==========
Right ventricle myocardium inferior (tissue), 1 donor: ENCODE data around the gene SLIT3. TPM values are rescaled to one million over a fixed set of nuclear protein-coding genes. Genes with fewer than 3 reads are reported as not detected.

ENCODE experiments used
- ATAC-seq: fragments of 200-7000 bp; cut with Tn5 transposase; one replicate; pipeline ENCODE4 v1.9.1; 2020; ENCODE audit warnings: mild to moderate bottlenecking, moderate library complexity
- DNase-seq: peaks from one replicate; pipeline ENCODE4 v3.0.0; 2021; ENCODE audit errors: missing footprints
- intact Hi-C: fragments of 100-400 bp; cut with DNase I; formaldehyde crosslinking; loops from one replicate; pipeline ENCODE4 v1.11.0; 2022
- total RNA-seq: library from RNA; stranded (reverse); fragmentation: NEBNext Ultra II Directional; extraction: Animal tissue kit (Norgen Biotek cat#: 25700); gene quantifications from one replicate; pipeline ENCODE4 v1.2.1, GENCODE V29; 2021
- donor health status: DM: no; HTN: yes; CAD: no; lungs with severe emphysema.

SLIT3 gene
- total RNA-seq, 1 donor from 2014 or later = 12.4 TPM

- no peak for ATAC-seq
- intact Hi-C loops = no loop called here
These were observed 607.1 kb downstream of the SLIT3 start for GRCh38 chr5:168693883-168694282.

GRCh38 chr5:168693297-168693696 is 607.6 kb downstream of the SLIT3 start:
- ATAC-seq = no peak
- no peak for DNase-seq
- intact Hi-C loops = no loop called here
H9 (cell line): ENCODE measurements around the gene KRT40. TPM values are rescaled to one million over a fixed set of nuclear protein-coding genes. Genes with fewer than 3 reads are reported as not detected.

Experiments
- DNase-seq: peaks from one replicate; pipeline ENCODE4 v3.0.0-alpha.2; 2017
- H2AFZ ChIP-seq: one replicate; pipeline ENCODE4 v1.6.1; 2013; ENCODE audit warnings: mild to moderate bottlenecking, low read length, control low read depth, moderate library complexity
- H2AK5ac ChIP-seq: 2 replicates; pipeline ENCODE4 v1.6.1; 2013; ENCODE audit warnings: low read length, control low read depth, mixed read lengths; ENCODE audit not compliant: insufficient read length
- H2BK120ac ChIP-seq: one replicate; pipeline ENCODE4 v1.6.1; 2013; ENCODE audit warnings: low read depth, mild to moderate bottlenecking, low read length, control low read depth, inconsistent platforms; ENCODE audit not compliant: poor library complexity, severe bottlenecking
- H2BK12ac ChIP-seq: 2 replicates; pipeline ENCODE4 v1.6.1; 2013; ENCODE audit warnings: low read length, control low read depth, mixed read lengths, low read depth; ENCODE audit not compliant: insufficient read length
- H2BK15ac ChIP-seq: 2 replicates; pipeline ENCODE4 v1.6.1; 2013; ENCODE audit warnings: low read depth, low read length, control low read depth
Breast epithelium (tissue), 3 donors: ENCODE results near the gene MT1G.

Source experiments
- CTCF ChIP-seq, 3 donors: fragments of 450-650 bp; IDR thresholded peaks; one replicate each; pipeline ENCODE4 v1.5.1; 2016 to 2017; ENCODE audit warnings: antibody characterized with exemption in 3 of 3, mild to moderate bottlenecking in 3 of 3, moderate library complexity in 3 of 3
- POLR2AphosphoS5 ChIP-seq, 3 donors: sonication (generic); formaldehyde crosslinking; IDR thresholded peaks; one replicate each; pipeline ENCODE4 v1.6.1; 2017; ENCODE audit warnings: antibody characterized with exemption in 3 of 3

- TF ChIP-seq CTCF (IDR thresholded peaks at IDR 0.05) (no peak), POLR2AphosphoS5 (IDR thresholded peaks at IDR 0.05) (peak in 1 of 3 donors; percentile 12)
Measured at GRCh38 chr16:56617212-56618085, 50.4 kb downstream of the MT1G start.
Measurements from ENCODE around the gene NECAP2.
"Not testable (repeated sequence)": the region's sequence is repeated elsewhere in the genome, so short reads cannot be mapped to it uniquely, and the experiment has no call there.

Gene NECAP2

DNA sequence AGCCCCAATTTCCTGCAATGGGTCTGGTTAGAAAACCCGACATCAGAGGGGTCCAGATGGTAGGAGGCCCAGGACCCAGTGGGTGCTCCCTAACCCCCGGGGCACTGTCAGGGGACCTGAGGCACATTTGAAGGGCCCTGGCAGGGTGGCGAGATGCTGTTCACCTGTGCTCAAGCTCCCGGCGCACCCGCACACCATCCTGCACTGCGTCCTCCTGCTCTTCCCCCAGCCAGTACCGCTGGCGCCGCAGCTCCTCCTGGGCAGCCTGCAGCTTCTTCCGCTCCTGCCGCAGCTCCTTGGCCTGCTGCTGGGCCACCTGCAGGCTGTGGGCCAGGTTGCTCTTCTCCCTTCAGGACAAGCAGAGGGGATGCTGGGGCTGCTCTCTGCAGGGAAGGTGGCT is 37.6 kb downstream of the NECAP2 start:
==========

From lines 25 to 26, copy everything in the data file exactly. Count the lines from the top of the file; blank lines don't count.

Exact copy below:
Breast epithelium (tissue), 3 donors: ENCODE results near the gene MT1G.

Source experiments